Miss Boston and Miss Hargreaves is published by Penguin Figtree.

 

Vanessa Lafaye describes how she got into the character of the ‘monster’ hurricane of 1935 depicted in ‘Summertime’, and how the storm figured in the primal beliefs of the characters.

When I decided to dramatize the monster hurricane which destroyed the Florida Keys in 1935, I was daunted by several things, the largest of which was this: how could I convey the fury of the storm, which stripped the very topsoil from the island and left not a tree standing, with only words?  Readers these days are used to the full spectacle of 3D CGI. How was I to compete with that, using only black symbols on a page?

I felt competent to deal with the timeline and stages of the storm, but I wanted the reader to feel like they had been through the spin cycle of a washing machine.  So I did the only thing an author can do, short of flying into the eye: I used my imagination.  I felt a wind that would knock me off my feet and turn everyday objects into lethal missiles; I saw a towering wall of water, eighteen feet high, bearing down on me; I heard the screams of timbers as the storm shelter around me disintegrated.  Always I had to bear in mind that real people had fought to survive this beast—a few succeeded, but most did not.

The very use of the word ‘beast’ is interesting.  This storm was like no other in history; none like it has struck since until Irma, a few weeks ago.  It seemed to have a personality.  It toyed with the watchers, staying still for a few hours and then veering off in an unexpected direction.  For the people of Heron Key, especially the character of Selma, it brought out their primal connection with the forces of nature.  To Selma, the storm was sent by angry spirits, to punish the people of the town for their many and varied transgressions.  It was an expression of anger, and its terrible destructive power would be a cleansing force.  The storm became a character in the book—the only one out of my control.  For an author, that is truly scary.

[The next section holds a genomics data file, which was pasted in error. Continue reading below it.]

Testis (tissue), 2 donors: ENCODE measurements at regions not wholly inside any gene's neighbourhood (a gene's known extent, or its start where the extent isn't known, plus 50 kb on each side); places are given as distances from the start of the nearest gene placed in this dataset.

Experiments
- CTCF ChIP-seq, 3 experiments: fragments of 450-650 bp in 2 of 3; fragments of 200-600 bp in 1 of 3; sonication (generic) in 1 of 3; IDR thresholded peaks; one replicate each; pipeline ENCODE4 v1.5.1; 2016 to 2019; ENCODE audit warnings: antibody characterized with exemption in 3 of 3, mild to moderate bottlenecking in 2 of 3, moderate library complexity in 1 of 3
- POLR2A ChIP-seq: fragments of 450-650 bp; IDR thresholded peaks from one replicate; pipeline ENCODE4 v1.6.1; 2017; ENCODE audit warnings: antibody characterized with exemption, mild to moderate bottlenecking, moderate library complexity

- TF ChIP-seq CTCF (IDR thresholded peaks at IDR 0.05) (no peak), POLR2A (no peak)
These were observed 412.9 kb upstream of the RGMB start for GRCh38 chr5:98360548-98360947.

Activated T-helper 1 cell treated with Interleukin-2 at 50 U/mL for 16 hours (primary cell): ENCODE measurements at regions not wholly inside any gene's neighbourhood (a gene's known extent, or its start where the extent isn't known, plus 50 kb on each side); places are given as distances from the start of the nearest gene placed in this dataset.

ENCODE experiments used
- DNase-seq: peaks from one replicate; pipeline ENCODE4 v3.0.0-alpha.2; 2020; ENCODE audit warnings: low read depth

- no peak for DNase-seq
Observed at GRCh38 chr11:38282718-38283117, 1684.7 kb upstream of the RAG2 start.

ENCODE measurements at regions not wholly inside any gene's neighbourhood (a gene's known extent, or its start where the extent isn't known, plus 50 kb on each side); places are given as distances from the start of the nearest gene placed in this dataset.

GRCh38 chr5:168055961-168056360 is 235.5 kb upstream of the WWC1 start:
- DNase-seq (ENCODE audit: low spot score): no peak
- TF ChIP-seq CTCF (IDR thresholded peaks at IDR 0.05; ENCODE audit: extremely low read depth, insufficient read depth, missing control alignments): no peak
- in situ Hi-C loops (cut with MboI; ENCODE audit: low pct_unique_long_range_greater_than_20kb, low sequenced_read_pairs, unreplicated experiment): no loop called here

‘Summertime’ and ‘At First Light’ are published by Orion

 

Finally, Jane Corry brings us down to earth with cliff falls, and how they figure in her work in progress.

What’s a good way to kill a character? I’d already done knives to the death in my previous psychological thrillers. For my next novel, I wanted a more natural touch. So what better inspiration than the view from my study at the top of the house?

 

There lies the perfect murderer: a massive cliff made of Jurassic red stone. At first sight it might appear scenic but in fact, it which breaks off into huge clumps – almost on a weekly basis – threatening to kill anyone who avoids the DANGER! KEEP OUT! signs below.

My writing has changed dramatically since leaving London and moving to the south west coast some eight years ago. Instead of walking down high streets, my characters now deal with lashing storms, missing kayaks, lifeboat station call outs and of course eroding cliffs which, in real life, recently resulted in a lamp post hanging upside down, Narnia fashion. In fact, the author RD Delderfeld’s old home is, as I write, teetering precariously on the edge. It would be all too deliciously easy for a character to fall – or be pushed.

‘The Dead Ex’ (to be published next June by Penguin Viking) opens with a news item from the Daily Telegraph in which a body has been discovered at the foot of a cliff. According to a police spokesman, ‘No further details are available’. I can’t give away the plot but I can tell you that I wouldn’t have thought of the twist if I didn’t live in a town where natural disasters are a fact of life. Now excuse me while I go and put on my life jacket.

My Husband’s Wife and Blood Sisters are published by Penguin Viking.